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  News from the Jungle
From: "Eduardo Goncalves" edggon at hotmail.com> on 2001.05.11 at 18:43:54(6424)
Dear aroiders,

Since my last (and dark) message about the situation in the rainforests
of southern contries of Latin America, I have heard a lot of disagreement.
Sorry guys... I know I was too hard, mainly for those that only had traveled
recently the tropics behind the eco-tour guides and the powerfull dollars.
Costa Rica is not a good sample of Latin America. It seems it was the only
country that could find an interesting way to preserve its diversity without
closing all doors. However, I think I may apologise myself for my though
view of the (third) world sharing with you my impressions of my last
Botanical tour in Amazonia. Here we go:

We left S?o Paulo to Manaus on May, 1st, and from the windows of the
plane it was already possible to note when we were approaching the jungle.
Still in Para state (southern portion of Amazonia) we could see the small
hills covered with the transition vegetation (Cerrado - Amazonia), then only
higher-elevation portions of the forest (with enourmous patches of
deflorestation), and then the lowland forest. Wow, it is huge! Manaus is a
big (and chaotic) city deeply imersed in the jungle. We visited the INPA,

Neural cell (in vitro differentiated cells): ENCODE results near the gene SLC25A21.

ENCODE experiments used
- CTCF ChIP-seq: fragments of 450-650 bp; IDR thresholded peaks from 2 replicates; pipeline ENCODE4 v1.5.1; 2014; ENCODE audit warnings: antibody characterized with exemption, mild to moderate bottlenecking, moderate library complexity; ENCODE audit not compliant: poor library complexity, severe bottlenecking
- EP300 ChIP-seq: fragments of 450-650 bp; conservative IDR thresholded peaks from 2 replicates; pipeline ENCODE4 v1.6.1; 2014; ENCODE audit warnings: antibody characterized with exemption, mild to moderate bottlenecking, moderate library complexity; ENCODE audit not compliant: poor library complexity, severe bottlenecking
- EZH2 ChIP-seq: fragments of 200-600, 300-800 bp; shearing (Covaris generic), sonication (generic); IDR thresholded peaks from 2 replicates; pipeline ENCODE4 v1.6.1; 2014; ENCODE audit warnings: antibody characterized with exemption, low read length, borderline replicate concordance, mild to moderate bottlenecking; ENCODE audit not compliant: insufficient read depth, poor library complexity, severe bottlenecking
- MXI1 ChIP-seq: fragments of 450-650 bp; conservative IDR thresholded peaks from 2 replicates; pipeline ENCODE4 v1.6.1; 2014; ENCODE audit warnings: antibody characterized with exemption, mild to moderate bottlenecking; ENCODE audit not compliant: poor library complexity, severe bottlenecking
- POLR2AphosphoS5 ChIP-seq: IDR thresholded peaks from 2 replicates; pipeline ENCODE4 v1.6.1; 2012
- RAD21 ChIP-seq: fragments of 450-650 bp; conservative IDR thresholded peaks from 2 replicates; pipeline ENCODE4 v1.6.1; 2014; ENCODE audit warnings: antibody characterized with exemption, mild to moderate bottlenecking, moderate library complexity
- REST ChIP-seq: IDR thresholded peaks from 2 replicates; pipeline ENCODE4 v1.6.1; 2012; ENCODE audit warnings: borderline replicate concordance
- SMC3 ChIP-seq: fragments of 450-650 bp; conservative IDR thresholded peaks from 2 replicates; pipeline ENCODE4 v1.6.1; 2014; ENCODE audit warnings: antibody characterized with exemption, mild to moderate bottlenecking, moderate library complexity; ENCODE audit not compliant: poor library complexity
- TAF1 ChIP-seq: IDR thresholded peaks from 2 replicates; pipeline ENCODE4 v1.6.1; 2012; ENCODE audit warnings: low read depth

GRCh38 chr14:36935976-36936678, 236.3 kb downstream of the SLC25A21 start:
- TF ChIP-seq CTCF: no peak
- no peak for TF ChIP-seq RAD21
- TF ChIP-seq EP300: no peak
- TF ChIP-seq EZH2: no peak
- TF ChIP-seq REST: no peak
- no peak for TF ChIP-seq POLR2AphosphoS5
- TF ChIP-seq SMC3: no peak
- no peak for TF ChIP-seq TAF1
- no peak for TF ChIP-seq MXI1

the main research institution in Amazonia, and also the home of
Bio-Paranoia! For them, ALL biologists are potential Bio-pirates! Anyway, we
could find lots of Aroids growing aroid the main buildings, including
flowering plants of Xanthosoma blandum and many other species (Philodendron
solimoesense, P. barrosoanum, Alloschemone occidentalis, many Dracontium,
etc). I also took a look in the herbarium, with lots of interesting aroids.
At the same day we left Manaus to Tabatinga, a small village sister to
the Colombian city of Leticia. It is the geographic corner among Brazil,
Colombia (Amazonas) and Peru (Loreto). Once again, many aroids around. One
of the main houseplants is Dieffenbachia cannifolia and large clumps of the
naturalized Alocasia macrorrhizos. We took a small boat to Cauxi lake, the
first place we entered the jungle. In the way to Cauxi lake, I could observe
many hemiepiphytic and epiphytic aroids growing at trees in the innundated
portion of the jungle. Very huge individuals of Anthurium clavigerum,
Philodendron pulchrum, P. megalophyllum, P. uleanum, as well as large clumps
of Anthurium trinerve. When we arrived at the "terra firme" portion near the
Cauxi lake, the first plant we could see was Bognera recondita. This is a
incospicuous aroid at a first glance, spreading its rhizomatous stem under
the Sellaginela covering. The Marantaceae-like leaves are erect. The most
exciting discover was that the plants were fertile, many of them with
inflorescences at anthesis. Wow! We could even observe the probable
pollinators, for the first time. We could also collect another possibly
underscribed Philodendron. Many other aroids were observed around there,
including the delicate Philodendron grazielae. Most epiphytic aroids were
found growing in ant-gardens, that made our observations somewhat painful. I
wont cite the many interesting palms and Heliconias we could observe around
there. I also won?t comment the Marantaceae and the many orchids that I will
never know the names... Wow! Life is everywhere (including trying to suck
our blood)!

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